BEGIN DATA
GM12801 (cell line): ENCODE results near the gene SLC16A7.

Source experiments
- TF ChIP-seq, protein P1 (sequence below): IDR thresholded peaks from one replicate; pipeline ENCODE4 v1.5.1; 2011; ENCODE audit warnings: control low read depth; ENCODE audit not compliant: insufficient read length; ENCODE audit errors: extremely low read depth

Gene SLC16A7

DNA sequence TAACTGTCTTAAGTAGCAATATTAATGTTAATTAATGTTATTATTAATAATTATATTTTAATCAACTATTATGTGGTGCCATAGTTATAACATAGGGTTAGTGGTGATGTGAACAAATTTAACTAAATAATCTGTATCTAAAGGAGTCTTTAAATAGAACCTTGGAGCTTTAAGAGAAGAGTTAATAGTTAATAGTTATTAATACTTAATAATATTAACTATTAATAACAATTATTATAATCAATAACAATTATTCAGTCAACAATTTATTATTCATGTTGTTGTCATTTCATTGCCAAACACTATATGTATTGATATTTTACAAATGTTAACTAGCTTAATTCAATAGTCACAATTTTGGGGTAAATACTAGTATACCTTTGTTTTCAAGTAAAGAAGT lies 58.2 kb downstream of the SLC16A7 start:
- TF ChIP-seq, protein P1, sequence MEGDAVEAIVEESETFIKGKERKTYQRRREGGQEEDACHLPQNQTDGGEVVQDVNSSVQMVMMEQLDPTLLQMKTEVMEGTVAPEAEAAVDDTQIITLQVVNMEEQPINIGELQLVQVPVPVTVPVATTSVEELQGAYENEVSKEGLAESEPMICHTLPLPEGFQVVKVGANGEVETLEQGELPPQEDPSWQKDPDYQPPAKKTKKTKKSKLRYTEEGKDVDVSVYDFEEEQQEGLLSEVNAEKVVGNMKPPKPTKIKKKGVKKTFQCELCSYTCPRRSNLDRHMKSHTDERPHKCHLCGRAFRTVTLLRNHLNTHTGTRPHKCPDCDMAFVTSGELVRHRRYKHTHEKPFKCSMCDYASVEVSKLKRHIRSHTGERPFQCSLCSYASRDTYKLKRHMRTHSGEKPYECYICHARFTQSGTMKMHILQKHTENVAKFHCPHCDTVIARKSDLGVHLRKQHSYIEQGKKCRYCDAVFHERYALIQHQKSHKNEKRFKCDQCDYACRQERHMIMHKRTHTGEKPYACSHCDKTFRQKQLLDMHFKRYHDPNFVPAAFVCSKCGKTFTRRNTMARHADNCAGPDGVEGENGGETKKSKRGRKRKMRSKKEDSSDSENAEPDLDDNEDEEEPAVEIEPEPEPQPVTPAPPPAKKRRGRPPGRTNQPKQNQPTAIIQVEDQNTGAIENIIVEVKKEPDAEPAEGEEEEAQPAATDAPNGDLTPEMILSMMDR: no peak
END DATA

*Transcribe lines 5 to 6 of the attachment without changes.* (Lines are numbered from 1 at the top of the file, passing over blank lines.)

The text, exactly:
DNA sequence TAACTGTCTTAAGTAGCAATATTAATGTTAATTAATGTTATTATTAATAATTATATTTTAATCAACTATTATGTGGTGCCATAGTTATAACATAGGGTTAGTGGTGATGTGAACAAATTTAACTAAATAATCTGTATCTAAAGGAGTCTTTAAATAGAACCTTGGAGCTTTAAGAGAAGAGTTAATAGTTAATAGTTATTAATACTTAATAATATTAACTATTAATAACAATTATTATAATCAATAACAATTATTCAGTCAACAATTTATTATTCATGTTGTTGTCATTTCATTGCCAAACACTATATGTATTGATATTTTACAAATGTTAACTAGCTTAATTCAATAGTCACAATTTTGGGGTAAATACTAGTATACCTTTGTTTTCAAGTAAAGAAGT lies 58.2 kb downstream of the SLC16A7 start:
- TF ChIP-seq, protein P1, sequence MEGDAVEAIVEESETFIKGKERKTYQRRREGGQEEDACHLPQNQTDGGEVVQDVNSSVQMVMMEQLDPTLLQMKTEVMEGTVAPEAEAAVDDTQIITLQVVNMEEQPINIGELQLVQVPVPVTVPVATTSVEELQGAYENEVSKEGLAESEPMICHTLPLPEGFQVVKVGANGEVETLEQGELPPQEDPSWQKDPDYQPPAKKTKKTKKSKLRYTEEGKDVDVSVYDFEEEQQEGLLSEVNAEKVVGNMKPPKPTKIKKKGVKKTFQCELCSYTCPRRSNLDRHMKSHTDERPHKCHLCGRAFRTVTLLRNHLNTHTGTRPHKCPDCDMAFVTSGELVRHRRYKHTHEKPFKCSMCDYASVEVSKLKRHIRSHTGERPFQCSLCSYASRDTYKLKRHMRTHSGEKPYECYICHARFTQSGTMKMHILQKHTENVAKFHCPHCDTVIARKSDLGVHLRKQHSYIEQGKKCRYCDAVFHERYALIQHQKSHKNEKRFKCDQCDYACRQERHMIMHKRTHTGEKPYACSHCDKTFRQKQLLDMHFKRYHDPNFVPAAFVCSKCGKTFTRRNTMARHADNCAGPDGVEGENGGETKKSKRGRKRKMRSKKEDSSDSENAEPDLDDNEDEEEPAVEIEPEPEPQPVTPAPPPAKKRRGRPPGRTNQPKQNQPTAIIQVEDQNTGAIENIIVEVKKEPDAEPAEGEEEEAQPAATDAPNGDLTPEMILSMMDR: no peak